Like with any new technology, safety (including, but not limited to privacy and security) is a major concern and the skeptics often outweigh those who are welcoming of new communications technologies with open arms. If safety was always paramount and truly dictated innovation, then it is likely that entrepreneurship, economic growth, ingenuity, and invention could be greatly mitigated (Thierer, 2015). There must be a balance struck between acknowledging safety (in the case of this paper, privacy) but permitting new communications technologies to breach it to a small extent to pave the way for a more efficient means of conducting business or creating experiences. The best means of dealing with privacy issues, in terms of wearable technologies, is to creatively deal with them as they rise up (Thierer, 2015). Unfortunately, sometimes privacy issues are ignored or seen as passé in order to commodify data. That is the crux of the issue. Beyond the obvious uses of the Magic Bands, is the privacy of consumers compromised and is the data being sold off? Without conducting an empirical research study and interviews with those who monitor and support the technology, it is entirely possible that the answer will not be known for some time yet since the MyMagic+ system is still relatively new. But, past research can show us how similar technologies are used, and by extension, apply those practices to the MagicBands and the data collected by them.

Interestingly, privacy awareness over what is now referred to as smart data can be traced back to 2006—a time in which many were unaware that the aforementioned technology existed, at least in its present form (Mokbel, 2006). The idea of location-based information is not new—that is how Google Maps mobile app works as well as just the basic GPS in your vehicle. But, that same technology has become smaller, less expensive, and can be integrated into many different items including the Disney Magic Bands. Why integrate this technology into items like the Disney Magic Bands? Simply stated, it is because “user requests to location-based services can be modeled as spatio-temporal queries that can be efficiently executed over large numbers of mobile users through database management modules, e.g., data indexing, query processing, and query optimization” (Mokbel, P1, 2006). The possibilities of channeling the data in copious ways provides an unprecedented quality and quantity of data that can be cited in the development of various decisions. It is not that this same data could not be quantified in any other way, but this method is far more efficient because it would take exponentially more hours and resources to achieve the same results through more conventional means—at least convention as it was known until the advent of smart data devices.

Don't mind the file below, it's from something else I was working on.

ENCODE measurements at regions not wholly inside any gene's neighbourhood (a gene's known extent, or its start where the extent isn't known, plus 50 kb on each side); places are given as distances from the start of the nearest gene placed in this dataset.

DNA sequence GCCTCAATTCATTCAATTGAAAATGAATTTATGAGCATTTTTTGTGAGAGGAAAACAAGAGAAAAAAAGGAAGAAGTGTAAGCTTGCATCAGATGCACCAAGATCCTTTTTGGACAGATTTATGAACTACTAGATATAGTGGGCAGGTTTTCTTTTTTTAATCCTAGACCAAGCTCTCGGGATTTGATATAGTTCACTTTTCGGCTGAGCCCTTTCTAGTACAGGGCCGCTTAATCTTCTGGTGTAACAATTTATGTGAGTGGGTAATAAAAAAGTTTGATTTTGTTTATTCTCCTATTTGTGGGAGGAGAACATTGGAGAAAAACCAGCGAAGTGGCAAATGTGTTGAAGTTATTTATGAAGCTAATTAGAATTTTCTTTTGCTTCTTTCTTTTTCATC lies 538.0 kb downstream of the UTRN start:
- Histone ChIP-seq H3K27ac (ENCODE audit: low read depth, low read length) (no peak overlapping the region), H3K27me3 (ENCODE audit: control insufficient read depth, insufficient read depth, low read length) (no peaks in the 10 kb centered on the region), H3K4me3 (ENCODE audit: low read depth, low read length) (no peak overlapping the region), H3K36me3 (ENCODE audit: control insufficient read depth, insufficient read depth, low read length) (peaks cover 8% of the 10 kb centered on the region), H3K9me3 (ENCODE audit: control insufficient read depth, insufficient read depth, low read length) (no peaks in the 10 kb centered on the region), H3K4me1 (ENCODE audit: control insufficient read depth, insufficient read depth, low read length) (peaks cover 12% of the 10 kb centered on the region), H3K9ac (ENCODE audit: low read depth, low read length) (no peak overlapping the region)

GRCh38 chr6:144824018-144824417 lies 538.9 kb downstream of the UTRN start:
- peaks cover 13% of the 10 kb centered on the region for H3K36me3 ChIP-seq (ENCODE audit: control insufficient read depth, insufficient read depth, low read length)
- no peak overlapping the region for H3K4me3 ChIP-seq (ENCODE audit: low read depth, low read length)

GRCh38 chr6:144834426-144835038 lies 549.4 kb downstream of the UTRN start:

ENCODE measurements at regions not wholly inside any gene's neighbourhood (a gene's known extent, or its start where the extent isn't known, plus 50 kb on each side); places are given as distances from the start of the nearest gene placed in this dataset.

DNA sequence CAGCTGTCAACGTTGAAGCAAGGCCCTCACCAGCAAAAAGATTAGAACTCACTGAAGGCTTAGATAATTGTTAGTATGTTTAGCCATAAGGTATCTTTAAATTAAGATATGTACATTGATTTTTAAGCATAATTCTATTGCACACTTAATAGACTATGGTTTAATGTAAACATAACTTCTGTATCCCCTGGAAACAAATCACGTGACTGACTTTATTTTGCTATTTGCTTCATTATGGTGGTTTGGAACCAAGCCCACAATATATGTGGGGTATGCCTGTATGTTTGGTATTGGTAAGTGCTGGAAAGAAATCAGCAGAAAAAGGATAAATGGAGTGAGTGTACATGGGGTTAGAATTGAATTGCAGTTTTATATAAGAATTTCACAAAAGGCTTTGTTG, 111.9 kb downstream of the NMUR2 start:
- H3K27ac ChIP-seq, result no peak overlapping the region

“Magical” Data Collection (part 1 of 3)

MagicBandsFrom watches to shoes, wearable technology is slowly but steadily making its way into the everyday life of consumers. Building upon traditional data collection methods while integrating wearable technology trends, Disney introduced the Magic Band® [from here on out referred to as Magic Band(s) or Bands] in beta testing in 2012 and more widely beginning in 2013. Park guests can use the Bands as their room keys at Disney resorts, book FastPasses®, and as admission into the parks. Connecting your Magic Band to the My Disney Experience mobile application and website allows for the park guest or passholder to do much of what a telephone representative used to do. Even while in the car, a park guest can book FastPasses and once in the park, the Magic Band can be used to access (or validate) the booked FastPasses. The Magic Band is the Disney guest’s key to the kingdom, so to speak. But, beyond the more superficial functionality of the Magic Band, what other data is collected by the media giant? And furthermore, how and does the data affect business decisions in the other investments Disney has in media, technology, and entertainment?

Looking into the data collection methods of the Magic Bands requires looking into a relatively new breed of data and collection methods referred to as smart data. Smart Data can be described as simply as big data with the addition of emotion behind it (Ball, et al, 2015). Smart Data allows companies to understand consumer behavior beyond just a set of numbers or algorithms. Smart Data provides realtime information to the company in order for the company to be preemptive and predictive, knowing where the consumer has been, is currently or will be going by reflecting present decisions on past decisions. This data opens a window into the mind and soul of the customer by tracking behaviors from online buying to peer-to-peer conversations (Ball, et al, 2015).